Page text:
A full schedule and registration information for the two-day conference can be found at, or can be obtained by phoning conference organizer Janell Watson at 540-231-9009. Advance registration is encouraged and is free of charge.

Virginia Tech

Related Art Articles from Brightsurf:

Drawing the line to answer art's big questions
Algorithms have shown that the compositional structure of Western landscape paintings changed 'suspiciously' smoothly between 1500 and 2000 AD, potentially indicating a selection bias by art curators or in art historical literature, physicists from the Korea Advanced Institute of Science and Technology (KAIST) and colleagues report in the Proceedings of the National Academy of Sciences (PNAS).

Robot swarms follow instructions to create art
Controlling a swarm of robots to paint a picture sounds like a difficult task.

Images of captive torment in art
Between the arrival of pearl divers and war brides - long after Japanese performers toured Australia 150 years ago - an untold chapter of World War Two history has emerged in a new study of wartime art made by almost 5000 prisoners of war in Australia and New Zealand.

Quantifying creativity to expand it? Better art begins with better understanding
Do different painting materials affect the creation of children's paintings?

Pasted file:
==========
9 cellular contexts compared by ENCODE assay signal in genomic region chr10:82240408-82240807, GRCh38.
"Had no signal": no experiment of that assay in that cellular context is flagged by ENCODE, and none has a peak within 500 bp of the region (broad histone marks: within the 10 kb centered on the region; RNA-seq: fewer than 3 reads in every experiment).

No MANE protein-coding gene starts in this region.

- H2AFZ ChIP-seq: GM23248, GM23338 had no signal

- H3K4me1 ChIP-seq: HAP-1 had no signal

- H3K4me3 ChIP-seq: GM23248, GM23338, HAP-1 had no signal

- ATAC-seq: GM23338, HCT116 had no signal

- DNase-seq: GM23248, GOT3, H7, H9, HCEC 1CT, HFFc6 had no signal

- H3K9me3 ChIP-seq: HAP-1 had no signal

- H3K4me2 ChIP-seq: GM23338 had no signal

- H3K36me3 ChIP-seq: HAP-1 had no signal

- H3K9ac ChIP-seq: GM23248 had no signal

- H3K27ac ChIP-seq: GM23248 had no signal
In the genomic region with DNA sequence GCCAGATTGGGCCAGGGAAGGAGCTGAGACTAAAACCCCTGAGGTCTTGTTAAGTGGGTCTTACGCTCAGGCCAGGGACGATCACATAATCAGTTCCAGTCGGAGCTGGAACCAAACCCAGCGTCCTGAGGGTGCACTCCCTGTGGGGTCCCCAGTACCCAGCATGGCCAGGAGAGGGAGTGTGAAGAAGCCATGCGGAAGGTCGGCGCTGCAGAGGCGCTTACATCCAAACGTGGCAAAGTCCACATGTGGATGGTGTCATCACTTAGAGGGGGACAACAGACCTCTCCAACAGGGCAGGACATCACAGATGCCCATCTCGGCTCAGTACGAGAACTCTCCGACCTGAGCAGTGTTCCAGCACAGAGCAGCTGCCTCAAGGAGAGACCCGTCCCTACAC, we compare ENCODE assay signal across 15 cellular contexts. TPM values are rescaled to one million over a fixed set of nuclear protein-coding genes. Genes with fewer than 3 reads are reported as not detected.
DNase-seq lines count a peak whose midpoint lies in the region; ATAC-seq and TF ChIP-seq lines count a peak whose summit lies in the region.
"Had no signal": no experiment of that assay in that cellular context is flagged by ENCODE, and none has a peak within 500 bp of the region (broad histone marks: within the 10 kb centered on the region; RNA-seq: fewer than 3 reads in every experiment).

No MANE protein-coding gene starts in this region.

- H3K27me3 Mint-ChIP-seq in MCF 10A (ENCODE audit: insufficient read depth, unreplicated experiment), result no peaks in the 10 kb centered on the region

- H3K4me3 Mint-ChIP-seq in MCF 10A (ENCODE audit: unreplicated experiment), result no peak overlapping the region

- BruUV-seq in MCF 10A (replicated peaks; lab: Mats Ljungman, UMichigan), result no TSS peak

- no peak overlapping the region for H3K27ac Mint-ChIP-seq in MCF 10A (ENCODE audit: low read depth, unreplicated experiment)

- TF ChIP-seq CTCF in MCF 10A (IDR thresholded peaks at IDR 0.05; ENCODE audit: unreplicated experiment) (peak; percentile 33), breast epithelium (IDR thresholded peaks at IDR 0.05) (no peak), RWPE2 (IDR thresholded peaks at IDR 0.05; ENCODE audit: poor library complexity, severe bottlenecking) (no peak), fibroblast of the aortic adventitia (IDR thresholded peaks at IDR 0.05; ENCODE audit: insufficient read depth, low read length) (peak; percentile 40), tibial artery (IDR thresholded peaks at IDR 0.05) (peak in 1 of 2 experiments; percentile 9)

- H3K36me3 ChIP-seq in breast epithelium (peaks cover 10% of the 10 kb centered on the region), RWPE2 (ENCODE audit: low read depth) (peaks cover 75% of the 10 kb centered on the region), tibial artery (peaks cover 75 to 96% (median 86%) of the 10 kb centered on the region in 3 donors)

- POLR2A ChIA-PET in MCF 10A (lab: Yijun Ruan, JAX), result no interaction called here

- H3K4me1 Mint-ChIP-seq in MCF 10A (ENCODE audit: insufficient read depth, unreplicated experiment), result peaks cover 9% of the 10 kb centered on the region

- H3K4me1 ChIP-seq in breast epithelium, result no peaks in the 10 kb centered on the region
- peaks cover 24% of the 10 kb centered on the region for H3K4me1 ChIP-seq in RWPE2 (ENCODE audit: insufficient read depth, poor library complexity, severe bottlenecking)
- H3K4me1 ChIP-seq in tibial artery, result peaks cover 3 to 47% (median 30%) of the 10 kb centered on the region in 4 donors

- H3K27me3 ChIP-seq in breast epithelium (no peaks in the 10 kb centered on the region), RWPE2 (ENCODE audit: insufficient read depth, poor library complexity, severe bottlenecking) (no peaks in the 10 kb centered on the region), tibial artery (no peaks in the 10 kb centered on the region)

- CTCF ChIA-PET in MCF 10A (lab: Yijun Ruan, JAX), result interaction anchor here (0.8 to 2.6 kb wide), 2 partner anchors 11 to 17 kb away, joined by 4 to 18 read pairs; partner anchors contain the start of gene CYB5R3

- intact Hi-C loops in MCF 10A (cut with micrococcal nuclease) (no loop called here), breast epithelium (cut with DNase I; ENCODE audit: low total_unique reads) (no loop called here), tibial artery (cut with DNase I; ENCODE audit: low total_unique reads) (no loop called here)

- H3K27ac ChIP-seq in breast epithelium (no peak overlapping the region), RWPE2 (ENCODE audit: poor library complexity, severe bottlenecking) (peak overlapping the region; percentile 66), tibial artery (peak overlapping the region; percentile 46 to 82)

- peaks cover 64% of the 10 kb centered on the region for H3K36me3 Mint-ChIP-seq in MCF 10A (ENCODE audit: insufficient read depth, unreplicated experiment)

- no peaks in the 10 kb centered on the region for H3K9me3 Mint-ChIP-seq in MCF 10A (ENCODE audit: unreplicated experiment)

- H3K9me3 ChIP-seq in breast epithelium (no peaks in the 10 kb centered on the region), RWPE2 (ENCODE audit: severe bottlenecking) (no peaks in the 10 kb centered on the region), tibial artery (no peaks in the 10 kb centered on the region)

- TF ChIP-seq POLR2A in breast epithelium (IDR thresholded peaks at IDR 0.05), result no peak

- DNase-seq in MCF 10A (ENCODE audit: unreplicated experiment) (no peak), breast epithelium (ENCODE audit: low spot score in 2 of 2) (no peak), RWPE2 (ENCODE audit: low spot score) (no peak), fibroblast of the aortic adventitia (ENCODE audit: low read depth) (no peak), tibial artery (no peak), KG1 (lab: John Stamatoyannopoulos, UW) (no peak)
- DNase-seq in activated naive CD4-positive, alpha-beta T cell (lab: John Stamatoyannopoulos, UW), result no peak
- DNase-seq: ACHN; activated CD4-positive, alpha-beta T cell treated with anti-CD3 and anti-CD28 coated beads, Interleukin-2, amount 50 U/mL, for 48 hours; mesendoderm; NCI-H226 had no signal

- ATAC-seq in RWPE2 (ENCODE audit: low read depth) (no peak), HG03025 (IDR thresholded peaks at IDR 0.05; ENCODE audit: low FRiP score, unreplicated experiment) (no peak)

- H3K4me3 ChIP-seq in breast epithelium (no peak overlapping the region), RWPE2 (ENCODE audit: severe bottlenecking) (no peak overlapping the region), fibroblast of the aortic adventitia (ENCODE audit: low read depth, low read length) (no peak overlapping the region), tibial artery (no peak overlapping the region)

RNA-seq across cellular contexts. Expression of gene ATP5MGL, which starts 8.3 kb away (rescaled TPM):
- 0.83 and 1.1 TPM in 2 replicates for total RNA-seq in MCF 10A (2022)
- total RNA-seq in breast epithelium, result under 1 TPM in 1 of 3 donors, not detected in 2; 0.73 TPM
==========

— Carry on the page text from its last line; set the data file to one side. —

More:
Doubts about the Nerja cave art having been done by neanderthals
Prehistory research staff at the University of Cordoba is investigating the reliability of Uranium-thorium dating for a chronological study of Paleolithic art and is contesting that Neanderthals made the Paeolithic art in Spanish caves.

Miniature rock art expands horizons
Australian archaeologists have discovered some of the most detailed examples of rare, small-scale rock art in the form of miniature stencils in a rockshelter traditionally owned by the Marra people.

Getting to the 'art' of dementia: UC researchers highlight benefits of art intervention
University of Canberra researchers have shown that art gallery programs can improve the wellbeing of people living with dementia -- and they've backed it up by testing study participants' saliva.

Is virtual reality the next big thing in art therapy?
Researchers from Drexel University's College of Nursing and Health Professions in the Creative Arts Therapies Department conducted a study to see if virtual reality can be used as an expressive tool in art therapy.

The art of cancer caregiving: How art therapies benefits those caring for cancer patients
A recent Drexel University study showed coloring and open-studio art therapy benefits stressed caregivers of cancer patients.

Study shows we like our math like we like our art: Beautiful
A beautiful landscape painting, a beautiful piano sonata -- art and music are almost exclusively described in terms of aesthetics, but what about math?

Read More: Art News and Art Current Events is a participant in the Amazon Services LLC Associates Program, an affiliate advertising program designed to provide a means for sites to earn advertising fees by advertising and linking to